ICE seeks STEM ambassador mentors for new 'CityZen' competition

Coach teams of 16 to 18-year-old students through a series of engineering-based challenges.

ICE is seeking members and STEM ambassadors to get involved with a new engineering competition for 16 to 18-year-olds.

The ICE David Butler competition aims to encourage more young people to apply for civil engineering at university or apprenticeship level. ICE Fellow David Butler actively supported the institution’s educational programmes over many years, with a particular interest in supporting opportunities for young engineers.

The competition provides an opportunity for students to experience working in civil engineering by playing a challenging online city-creating game, CityZen. CityZen has been created by digital developer Make Real with input from ICE member volunteers, and schools.

Calling STEM ambassadors

Each school team will be matched with an ICE STEM ambassador mentor. Mentors will guide and advise their team on the civil engineering challenges presented by CityZen.

The competition is an opportunity for mentors to positively influence young aspiring engineers, and is a valuable contribution towards their continuous professional development (CPD).

Each STEM ambassador’s input to their team should be delivered online to be Covid-secure. This means it is possible to support a team at a distance, however ICE recommends finding a local team or one in a familiar area, if possible.

Teams can be found through ICE adverts on the STEM Learning website. STEM ambassadors can also use the website to search for the competition with the 'online activities' filter on.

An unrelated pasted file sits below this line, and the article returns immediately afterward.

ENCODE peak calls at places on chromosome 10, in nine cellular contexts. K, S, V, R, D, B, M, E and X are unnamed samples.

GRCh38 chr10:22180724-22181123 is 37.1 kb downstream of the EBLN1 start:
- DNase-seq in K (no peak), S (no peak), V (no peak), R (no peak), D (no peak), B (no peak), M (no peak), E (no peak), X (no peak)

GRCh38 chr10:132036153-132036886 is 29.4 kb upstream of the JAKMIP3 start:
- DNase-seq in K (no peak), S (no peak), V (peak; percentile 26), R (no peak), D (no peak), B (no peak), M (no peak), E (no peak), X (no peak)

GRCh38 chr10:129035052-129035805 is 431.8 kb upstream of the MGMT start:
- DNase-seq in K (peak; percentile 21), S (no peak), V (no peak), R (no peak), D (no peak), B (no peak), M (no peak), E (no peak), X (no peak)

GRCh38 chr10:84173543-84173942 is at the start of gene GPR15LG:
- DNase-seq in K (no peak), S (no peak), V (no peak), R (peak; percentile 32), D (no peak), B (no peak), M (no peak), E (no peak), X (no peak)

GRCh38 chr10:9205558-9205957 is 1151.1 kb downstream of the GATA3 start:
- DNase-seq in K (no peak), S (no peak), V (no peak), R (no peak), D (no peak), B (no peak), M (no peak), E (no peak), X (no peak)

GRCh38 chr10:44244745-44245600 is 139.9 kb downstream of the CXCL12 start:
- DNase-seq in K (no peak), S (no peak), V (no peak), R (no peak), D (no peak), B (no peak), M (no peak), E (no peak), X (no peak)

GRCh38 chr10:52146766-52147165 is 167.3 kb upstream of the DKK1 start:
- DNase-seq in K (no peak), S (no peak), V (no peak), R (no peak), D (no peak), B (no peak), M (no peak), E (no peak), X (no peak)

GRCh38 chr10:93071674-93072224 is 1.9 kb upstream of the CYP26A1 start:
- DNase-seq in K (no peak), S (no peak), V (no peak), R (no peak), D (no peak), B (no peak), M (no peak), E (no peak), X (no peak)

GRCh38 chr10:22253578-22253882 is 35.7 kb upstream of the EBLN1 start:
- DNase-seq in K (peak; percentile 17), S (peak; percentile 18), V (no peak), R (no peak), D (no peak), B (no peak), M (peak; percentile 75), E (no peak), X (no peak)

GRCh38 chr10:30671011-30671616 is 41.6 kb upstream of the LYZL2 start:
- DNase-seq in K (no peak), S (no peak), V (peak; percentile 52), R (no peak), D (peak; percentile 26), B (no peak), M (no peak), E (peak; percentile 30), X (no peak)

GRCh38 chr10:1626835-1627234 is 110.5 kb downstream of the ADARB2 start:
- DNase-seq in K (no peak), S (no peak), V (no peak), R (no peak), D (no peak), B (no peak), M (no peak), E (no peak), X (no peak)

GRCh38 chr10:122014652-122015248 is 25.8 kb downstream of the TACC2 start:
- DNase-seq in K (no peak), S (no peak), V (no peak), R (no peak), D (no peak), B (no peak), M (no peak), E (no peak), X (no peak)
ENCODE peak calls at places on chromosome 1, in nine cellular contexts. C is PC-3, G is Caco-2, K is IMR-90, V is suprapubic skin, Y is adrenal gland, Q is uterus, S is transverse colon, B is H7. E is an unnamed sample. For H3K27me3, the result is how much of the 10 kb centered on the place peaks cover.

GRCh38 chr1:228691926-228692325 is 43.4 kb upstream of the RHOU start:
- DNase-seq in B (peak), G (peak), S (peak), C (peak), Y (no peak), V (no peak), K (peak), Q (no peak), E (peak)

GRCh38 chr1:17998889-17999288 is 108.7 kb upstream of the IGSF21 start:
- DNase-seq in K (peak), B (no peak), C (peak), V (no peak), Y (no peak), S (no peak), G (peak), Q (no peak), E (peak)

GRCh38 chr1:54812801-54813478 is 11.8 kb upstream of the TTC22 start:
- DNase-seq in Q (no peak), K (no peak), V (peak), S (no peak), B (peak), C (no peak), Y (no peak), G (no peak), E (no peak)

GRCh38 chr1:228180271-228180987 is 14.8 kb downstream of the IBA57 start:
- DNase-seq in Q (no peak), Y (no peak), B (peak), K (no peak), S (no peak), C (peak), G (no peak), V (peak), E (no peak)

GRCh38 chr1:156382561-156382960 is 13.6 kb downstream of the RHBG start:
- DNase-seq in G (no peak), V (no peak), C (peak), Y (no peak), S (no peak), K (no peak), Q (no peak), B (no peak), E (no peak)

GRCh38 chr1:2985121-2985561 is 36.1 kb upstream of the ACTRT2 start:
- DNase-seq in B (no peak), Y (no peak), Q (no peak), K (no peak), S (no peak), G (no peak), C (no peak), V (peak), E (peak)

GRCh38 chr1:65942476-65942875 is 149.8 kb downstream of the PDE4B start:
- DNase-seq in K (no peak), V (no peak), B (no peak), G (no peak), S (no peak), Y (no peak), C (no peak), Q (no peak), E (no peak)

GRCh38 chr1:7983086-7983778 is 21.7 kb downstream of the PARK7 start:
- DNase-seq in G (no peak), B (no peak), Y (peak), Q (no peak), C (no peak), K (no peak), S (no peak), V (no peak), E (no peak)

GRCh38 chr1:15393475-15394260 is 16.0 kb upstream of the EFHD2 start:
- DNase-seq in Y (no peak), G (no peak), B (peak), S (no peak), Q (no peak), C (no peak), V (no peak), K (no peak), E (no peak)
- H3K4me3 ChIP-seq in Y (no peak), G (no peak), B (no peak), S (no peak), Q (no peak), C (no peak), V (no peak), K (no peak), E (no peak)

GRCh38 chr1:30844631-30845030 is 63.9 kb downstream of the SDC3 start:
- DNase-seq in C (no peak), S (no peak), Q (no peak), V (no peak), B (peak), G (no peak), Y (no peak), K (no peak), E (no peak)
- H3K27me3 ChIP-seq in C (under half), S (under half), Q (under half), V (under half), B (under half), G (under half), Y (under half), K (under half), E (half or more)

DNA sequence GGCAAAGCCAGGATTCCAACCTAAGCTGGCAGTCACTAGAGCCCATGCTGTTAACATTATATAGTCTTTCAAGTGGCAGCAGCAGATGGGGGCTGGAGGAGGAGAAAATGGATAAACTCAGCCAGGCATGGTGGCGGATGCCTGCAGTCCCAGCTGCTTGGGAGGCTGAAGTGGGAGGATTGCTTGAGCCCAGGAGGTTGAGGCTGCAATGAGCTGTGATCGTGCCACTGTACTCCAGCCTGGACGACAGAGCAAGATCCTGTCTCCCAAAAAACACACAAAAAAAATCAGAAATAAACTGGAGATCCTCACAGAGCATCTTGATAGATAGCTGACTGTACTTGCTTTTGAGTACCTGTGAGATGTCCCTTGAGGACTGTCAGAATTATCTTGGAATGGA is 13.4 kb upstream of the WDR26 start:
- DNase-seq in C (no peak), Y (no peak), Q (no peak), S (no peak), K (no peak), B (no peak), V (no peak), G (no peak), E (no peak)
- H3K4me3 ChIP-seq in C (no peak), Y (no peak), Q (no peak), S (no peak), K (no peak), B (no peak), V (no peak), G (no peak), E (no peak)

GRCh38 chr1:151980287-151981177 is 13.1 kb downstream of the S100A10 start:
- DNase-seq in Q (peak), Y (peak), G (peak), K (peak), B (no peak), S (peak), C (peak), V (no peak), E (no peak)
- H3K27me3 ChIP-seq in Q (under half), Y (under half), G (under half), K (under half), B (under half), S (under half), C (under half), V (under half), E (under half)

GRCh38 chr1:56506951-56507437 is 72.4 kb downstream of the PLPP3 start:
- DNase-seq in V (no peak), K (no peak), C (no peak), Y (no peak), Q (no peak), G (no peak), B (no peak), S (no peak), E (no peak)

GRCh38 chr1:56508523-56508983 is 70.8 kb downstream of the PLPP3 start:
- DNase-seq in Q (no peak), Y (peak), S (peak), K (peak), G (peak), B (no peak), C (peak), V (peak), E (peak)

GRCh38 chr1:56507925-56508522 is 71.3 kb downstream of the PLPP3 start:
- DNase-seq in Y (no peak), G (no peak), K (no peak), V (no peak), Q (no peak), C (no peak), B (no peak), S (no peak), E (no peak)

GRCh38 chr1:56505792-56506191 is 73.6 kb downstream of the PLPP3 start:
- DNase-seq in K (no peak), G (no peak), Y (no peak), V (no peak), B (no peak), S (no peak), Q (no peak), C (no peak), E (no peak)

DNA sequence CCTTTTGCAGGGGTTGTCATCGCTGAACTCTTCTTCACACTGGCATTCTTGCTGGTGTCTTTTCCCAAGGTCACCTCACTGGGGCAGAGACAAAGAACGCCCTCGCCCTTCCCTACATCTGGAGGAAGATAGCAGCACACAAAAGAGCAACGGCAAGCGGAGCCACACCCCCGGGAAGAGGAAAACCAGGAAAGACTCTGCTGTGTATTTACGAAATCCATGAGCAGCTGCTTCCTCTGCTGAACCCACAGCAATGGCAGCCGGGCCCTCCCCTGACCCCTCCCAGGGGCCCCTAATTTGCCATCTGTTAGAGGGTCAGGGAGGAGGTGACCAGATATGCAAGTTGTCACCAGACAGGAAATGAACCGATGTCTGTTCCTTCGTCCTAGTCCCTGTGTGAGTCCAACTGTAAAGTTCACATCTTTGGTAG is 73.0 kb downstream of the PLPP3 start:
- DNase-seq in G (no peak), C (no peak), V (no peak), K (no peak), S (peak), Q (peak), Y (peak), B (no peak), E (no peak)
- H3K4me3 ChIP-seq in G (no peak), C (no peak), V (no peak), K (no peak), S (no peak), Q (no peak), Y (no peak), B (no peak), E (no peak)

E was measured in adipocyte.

Many of the adverts on the STEM Learning Hub have specified days and times when the school is planning to run each activity, some do not. These schools will be finalising arrangements, in the autumn term, in discussion with their mentor.

STEM ambassadors unable to find a suitable team via the adverts should complete a short online form in order to be matched with a school partner.

Support for mentors

ICE is planning to deliver an online event in the summer, to give mentors the opportunity to learn about the competition. A video will also be available.

Once a STEM ambassador has signed up to support a team, they will receive an information pack before the competition begins, plus weekly emails containing key information.

Sign up as a STEM ambassador

To take an active role mentoring a competition team, sign up as an ICE STEM ambassador.

How the competition works

Most schools will be running the competition as a STEM Club activity. As a team mentor, the STEM ambassador will need to arrange to support their team for around one hour per week during the competition.

During the weekly session, the STEM ambassador will discuss key themes from each weekly task with their team using their own civil engineering knowledge and the resources provided by ICE.

The team will then play the game without active input from their mentor for part of the session. The mentor will help the team think about the issues involved in each challenge without giving them 'answers'.

Prizes will be awarded to the winning teams and their schools. For all teams who complete the competition, their members will receive ICE certificates, which will assist students in their applications to university and/or jobs in the future.

How to promote the competition

Over 50 schools have already registered to compete, many of whom are planning to enter multiple teams. ICE would like members' support to encourage as many schools and colleges as possible to take part.

Members can share ICE School's Twitter account posts for the competition, or direct schools and interested contacts to the competition entry form.

Find out more about volunteering with ICE